Redundant decoder 64 is constructed to be programmed, usually by means of fuse blowing, at a late stage in the manufacturing process. Prior to packaging the device, defective normal columns are identified by means of a probe test. Redundant decoder 64 is then programmed to respond to those column addresses corresponding to defective normal columns. On the occurence of such an address, redundant decoder 64 provides a redundant column select signal to I/O multiplexer 41 and an address of one of the redundant columns RO-R3 to redundant column select circuit 63. Redundant column select circuit 63 responds to the address from redundant decoder 64 by activating the appropriate one of FET switch pairs 54R0-57R3. I/O multiplexer 41 responds to the signal from redundant decoder 64 by connecting the indicated redundant I/O line pair to data line pair 42.

As will be apparent to one skilled in the art, I/O multiplexer 41 must provide two functions. During read operations, I/O muliplexer 41 serves as a relatively simple switch to connect one of the I/O line pairs to data line pair 42. During write operations, I/O multiplexer serves both to provide these connections and to provide the necessary driver circuits to carry out the write operation. With this in mind, it can be appreciated that the I/O multiplexer according to the present invention must differ from that of the prior art in two respects. First, I/O multiplexer 41 must be able to handle more incoming I/O line pairs; the normal group line pairs plus the redundant I/O line pairs. This represents a relatively small increase in complexity. Second, either existing write driver cicuits must be utilized for both normal or redundant columns or extra write drivers must be provided which are dedicated to the redundant columns. In the preferred embodiment, a write driver is dedicated to each I/O line pair. The extra drivers this requires may increase the circuit area of the I/O multiplexer, but the additional complexity is not severe.

The fact that the above-described scheme intercepts the defective column data somewhat later in the access path provides several advantages. First, the column access time in the case of a substituted redundant column is somewhat faster than with the prior art approach described above. This is due to the fact that valid column access need not wait for the redundant decoder to analyse each address and inhibit the normal column decoders. Instead, normal column and redundant column access proceed "in parallel" and the unwanted data is simply intercepted at the I/O multiplexer. Second, no floating bit lines are left when the redundant column is substituted, as is the case with some other redundant column substitution schemes.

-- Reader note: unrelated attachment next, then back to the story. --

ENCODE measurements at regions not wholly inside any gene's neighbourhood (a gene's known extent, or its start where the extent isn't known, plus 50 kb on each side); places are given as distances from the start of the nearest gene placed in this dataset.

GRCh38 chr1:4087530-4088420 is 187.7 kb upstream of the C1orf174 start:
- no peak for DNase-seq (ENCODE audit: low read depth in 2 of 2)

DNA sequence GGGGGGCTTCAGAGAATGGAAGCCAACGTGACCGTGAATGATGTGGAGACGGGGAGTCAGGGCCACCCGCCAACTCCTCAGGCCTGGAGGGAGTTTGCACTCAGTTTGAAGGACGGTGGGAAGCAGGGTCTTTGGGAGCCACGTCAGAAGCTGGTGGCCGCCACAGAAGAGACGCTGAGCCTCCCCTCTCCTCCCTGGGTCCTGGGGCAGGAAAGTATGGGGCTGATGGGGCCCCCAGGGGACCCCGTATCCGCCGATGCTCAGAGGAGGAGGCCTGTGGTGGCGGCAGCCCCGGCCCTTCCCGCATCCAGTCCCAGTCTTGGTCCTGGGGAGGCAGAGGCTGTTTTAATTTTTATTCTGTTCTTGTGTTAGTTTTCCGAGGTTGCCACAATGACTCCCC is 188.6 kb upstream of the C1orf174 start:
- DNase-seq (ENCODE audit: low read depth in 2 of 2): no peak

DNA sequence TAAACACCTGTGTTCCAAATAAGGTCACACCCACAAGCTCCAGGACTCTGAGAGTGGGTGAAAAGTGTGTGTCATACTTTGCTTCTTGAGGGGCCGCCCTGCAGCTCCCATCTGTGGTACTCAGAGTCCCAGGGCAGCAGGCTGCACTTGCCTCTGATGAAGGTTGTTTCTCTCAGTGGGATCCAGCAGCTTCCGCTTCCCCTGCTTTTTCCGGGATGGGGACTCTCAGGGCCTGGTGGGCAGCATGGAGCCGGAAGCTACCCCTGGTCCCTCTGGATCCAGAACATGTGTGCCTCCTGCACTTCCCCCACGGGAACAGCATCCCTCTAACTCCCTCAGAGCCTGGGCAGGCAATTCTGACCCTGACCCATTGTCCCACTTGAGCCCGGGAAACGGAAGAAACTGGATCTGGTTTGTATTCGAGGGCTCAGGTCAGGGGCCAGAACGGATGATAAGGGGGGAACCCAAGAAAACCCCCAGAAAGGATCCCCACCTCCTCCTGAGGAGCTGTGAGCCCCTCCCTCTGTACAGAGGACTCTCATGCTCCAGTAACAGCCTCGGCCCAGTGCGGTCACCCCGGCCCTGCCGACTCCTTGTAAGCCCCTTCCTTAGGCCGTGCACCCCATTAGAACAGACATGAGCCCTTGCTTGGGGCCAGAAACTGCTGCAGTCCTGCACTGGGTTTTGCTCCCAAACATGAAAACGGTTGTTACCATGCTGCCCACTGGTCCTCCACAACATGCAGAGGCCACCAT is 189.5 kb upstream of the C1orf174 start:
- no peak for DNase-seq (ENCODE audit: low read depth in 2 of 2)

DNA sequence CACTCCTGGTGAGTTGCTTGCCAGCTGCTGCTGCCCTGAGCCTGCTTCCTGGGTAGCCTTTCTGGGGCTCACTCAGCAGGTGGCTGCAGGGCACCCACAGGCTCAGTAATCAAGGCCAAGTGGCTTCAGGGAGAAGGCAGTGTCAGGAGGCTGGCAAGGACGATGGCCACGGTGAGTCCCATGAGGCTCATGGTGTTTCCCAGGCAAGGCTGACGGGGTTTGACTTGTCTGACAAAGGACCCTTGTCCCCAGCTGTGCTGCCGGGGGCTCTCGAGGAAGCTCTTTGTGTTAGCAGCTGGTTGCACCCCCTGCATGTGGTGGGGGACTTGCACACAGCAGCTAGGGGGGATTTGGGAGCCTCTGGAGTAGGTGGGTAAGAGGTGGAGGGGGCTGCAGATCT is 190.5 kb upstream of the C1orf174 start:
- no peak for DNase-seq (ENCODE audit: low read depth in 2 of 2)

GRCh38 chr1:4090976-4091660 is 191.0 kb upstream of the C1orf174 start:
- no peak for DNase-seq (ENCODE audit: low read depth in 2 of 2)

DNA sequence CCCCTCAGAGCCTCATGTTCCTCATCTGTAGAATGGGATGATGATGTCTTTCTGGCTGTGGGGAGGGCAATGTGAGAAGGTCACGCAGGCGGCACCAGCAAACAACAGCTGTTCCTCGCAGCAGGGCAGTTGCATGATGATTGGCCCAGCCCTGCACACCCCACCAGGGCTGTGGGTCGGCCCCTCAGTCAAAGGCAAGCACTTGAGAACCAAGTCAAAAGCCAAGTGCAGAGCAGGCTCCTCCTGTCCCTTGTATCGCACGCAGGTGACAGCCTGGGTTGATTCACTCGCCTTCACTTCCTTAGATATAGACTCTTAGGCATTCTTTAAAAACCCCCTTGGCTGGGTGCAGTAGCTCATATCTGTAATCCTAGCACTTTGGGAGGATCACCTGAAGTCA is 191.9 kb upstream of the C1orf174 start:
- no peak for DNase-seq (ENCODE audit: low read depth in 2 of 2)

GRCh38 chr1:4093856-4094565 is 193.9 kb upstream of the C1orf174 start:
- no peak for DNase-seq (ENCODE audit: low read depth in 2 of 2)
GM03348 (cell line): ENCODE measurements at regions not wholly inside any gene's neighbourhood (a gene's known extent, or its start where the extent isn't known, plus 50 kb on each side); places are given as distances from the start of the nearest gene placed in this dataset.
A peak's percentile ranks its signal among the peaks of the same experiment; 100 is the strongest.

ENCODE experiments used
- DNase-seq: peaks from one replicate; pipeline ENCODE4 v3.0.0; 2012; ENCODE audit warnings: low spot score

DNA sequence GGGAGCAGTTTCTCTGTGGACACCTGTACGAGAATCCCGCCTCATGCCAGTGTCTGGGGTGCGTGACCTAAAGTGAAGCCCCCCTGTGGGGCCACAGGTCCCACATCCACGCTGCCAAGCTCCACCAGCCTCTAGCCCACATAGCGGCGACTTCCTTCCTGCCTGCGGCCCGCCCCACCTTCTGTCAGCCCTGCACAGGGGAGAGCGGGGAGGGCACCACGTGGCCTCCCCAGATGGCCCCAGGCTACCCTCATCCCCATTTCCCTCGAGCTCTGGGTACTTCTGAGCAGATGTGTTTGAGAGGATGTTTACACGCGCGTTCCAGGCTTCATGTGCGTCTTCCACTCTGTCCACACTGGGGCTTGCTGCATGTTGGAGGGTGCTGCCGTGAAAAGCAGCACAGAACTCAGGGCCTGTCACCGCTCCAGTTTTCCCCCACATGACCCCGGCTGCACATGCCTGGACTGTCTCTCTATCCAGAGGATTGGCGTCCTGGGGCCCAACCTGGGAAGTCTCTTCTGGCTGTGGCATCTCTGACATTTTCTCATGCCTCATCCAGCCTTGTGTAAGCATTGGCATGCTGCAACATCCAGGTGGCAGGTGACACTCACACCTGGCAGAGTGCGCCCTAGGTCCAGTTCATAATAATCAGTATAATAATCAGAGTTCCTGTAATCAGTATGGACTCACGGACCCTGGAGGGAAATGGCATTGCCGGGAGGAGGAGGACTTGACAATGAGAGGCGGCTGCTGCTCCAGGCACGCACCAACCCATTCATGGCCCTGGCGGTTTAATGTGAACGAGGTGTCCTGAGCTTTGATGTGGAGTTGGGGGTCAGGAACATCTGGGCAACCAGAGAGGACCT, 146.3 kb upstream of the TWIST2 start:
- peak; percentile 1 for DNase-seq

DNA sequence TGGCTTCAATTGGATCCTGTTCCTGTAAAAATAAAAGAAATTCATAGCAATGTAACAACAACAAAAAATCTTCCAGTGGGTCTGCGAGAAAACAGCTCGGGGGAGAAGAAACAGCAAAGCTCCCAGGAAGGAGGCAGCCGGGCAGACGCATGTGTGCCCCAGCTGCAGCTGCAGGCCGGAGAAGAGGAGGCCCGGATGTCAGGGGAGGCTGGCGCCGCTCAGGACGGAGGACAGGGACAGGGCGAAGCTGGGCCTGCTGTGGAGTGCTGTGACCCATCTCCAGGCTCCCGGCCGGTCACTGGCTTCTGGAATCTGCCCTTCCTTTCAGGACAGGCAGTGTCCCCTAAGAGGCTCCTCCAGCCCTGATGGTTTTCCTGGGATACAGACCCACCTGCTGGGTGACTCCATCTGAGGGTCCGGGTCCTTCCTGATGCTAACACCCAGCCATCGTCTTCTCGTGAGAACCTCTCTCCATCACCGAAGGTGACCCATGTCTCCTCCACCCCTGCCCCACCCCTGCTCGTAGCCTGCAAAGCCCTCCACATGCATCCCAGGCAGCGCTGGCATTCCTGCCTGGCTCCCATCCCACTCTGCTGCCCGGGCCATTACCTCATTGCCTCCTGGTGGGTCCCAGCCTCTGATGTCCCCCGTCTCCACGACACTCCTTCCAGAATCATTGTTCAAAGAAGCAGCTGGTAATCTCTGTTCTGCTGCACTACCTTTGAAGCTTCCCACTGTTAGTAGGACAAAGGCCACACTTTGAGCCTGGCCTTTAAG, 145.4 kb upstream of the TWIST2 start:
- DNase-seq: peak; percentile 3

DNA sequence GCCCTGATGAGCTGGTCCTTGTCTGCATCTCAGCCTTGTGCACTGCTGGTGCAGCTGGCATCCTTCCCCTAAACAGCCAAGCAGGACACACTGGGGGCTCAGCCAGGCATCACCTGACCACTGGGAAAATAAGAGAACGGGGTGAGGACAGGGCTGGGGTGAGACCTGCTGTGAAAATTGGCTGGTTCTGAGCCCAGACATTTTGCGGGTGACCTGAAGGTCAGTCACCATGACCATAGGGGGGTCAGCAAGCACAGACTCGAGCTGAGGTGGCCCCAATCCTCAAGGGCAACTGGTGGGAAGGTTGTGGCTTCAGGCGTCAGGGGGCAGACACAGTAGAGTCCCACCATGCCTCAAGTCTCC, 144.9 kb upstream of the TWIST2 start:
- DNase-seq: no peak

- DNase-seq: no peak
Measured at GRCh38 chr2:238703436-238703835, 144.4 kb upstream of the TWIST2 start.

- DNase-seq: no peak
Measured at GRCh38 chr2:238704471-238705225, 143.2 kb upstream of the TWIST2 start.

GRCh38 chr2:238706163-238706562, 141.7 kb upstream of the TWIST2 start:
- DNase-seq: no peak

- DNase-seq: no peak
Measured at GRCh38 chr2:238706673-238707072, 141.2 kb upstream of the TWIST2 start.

FIG. 3 is a diagram illustrating the basic layout of a memory device illustrating the principles of the present invention. The important feature of this layout from the standpoint of the present invention is that the redundant columns are located physically near the I/O portion of the device, thus making the I/O line pairs for the redundant columns very short. This provides for very low capacitance on the redundant I/O lines and further decreases column access time for susbstituted redundant columns. At the bottom of FIG. 3, area 70 includes the various clock generators and other necessary circuits. Extending up the middle of the layout from area 70 is an area 71 in which the column decoders are located. A similar area 72 running across the middle of the layout horizontally contains the row decoders and drivers. Immediately adjacent the outside edges of area 71 are narrow, columnar areas 73 in which the redundant rows are located. Double narrow, columnar areas 75 running vertically at the outside edges of the layout contain the sense amplifiers. Intersecting these areas orthogonally near the top of the layout are areas 76 containing the redundant columns. Occupying the central portion of the upper region of the layout is an area 77 in which the I/O multiplexer lies. Finally, four roughly rectangular areas 78 comprise the normal portions of the memory array. The net effect of this layout and the redundant column substitution scheme described above is that column access time for normal columns and for substituted redundant columns is nearly identical.